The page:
I had never heard of the Freedom Singers before being invited to bring greetings in my role as Deputy Mayor at a fundraising concert last night for the Seventh Day Adventist Church at the Suncor Energy Centre for the Performing Arts. Matthew - one of the hard working and talented communications guys working at the municipality - provided a great backgrounder and speaking notes on the event which included a link to the following clip from CBC's The Dragon's Den.
Tears came to my eyes at the same time that shiny rivulets of water began appearing on the cheeks of several of the dragons in response to this incredible story of survival, faith and courage.
Brother, Simon and Steven Ivascu, and friend Wesley Pop, went from being sealed in a shipping container in Italy, to being nearly baked to death while waiting for two weeks sitting on a dock, to being loaded into the underbelly of a gargantuan container ship, to coming within a whisper of death after running out of water and strength.
Being bounced around in a storm that they later found out almost required the crew to abandon ship, they used the scant tools they had on hand, to chisel out a hole, maybe eighteen inches square, which allowed them to get out and explore the cargo hold. Completely sealed off with two hatches on either end of the ship, there was absolutely no way for them to escape and find the sustenance needed to keep them alive.
As they crawled back to the container - thinking that if they were to die, it would be better to be found in the place that might offer some clues as to their story - Simon took one last glance at one of the hatches above.
"All of a sudden there was a small sliver of sunlight," he said.
"I peered through that tiny opening and saw someone with the word Croatia written across the back of their overalls. We didn't have the strength to speak; all I could do was tap gently with the end of my plastic flashlight. Even amid the many sounds of a large ship, that man miraculously heard our tapping and we were saved."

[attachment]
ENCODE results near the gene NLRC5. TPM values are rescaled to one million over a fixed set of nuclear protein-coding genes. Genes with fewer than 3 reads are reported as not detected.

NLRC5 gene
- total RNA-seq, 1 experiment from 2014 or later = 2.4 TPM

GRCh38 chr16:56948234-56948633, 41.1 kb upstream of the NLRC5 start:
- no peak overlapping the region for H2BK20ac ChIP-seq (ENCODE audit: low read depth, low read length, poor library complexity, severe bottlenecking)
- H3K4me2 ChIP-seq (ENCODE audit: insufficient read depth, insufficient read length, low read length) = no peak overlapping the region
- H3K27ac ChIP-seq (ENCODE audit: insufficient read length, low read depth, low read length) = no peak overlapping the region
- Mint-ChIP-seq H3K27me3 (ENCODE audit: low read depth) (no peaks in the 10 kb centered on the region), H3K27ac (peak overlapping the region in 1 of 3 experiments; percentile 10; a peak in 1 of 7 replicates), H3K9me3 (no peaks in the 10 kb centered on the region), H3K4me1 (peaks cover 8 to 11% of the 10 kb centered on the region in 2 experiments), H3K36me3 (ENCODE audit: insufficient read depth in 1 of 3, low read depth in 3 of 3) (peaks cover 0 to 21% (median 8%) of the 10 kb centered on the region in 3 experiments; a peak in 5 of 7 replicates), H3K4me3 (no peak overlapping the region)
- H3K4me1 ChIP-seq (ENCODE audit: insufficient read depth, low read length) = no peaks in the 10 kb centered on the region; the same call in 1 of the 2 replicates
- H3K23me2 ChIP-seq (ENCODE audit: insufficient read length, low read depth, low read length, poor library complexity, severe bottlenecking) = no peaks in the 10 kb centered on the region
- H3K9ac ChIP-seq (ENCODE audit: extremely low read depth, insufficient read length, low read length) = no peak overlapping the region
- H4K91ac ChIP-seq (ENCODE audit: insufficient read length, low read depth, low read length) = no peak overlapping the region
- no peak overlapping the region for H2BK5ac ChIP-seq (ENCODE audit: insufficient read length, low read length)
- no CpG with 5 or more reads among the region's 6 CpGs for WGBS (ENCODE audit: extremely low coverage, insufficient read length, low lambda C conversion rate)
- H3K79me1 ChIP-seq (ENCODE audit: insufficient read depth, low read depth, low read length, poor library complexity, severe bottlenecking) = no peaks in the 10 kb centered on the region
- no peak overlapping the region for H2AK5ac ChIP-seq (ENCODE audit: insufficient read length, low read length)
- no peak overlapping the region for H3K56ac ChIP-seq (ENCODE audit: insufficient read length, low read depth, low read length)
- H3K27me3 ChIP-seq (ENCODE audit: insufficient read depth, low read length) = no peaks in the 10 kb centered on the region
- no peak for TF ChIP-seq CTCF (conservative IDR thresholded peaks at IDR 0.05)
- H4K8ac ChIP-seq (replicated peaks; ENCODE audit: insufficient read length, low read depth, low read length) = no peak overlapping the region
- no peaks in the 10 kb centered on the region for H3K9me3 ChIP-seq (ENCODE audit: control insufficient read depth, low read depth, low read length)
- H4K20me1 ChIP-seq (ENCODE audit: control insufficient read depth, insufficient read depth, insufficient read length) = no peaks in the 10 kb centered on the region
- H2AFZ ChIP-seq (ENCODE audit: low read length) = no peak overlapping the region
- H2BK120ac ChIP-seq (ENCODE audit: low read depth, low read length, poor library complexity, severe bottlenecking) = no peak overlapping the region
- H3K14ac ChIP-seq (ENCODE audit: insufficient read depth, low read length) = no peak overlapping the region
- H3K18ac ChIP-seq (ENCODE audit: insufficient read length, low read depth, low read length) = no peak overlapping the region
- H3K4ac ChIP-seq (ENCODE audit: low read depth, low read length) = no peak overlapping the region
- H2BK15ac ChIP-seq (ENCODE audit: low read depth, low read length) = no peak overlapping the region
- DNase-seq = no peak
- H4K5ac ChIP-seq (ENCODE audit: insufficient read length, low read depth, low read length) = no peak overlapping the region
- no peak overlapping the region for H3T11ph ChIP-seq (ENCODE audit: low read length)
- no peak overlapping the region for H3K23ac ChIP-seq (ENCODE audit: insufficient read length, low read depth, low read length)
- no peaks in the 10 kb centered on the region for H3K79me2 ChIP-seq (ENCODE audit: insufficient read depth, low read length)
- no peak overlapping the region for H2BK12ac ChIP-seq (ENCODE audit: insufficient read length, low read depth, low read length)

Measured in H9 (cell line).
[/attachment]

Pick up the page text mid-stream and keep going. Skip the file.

Later, talking to the ship's captain, they found out that not only were those hatches never used, they had been sealed tight because of the storm they had been through. They could not allow any water to make its way into the bottom section of the boat.
I don't know what happened deep down in the hold of that ship, whether it was a mechanical miracle that broke the seal on that hatch, an hallucination, or if it was a moment of divine intervention. What I know for sure, is that the miracle of their survival led to a music ministry that is affecting lives across the continent and around the world.
It reminded me of the story I heard while volunteering at a casino a number of years ago that a mother told me about her little daughter. The young girl had been crossing the street in one of our neighborhoods in Fort McMurray when she was run over by a semi-trailer. Against all odds, she survived what should have been instant death. She described that her grandfather had wrapped himself around her to protect her, a grandfather who had passed on many years earlier.
The Freedom Singers all have regular careers and families, but still manage to do over 100 concerts a year, raising money that allows them to travel back to their home country of Romania and bring food to the poor.
"I think most of us don't realize how good we have it in Canada," said Simon.
"We debate whether or not to use the leftovers in our fridge, while people in my home country decide to skip meals to make what little they have stretch farther."
While Simon, Steven and Craig (the replacement in the group for Wesley who has gone on to other things) have committed to reducing their time on the road to focus more on family (a good choice), they will continue sharing their music and their story, inspiring thousands to push beyond the fear and doubt, embracing their faith and belief that salvation is possible.
My son Ben was eager to dive into The Price of Freedom, the book that contains an account of their incredible journey that begin with a decision to escape their home country of Romania and ended with their arrival at the port of Montreal.
"I'm already done two chapters," he said when I got home from the Remembrance Day service this morning.
I'll be eager to hear the lessons he picks up from this amazing story. To Simon, Steven and Wesley: thanks for traveling up to Fort McMurray to share your story and your music.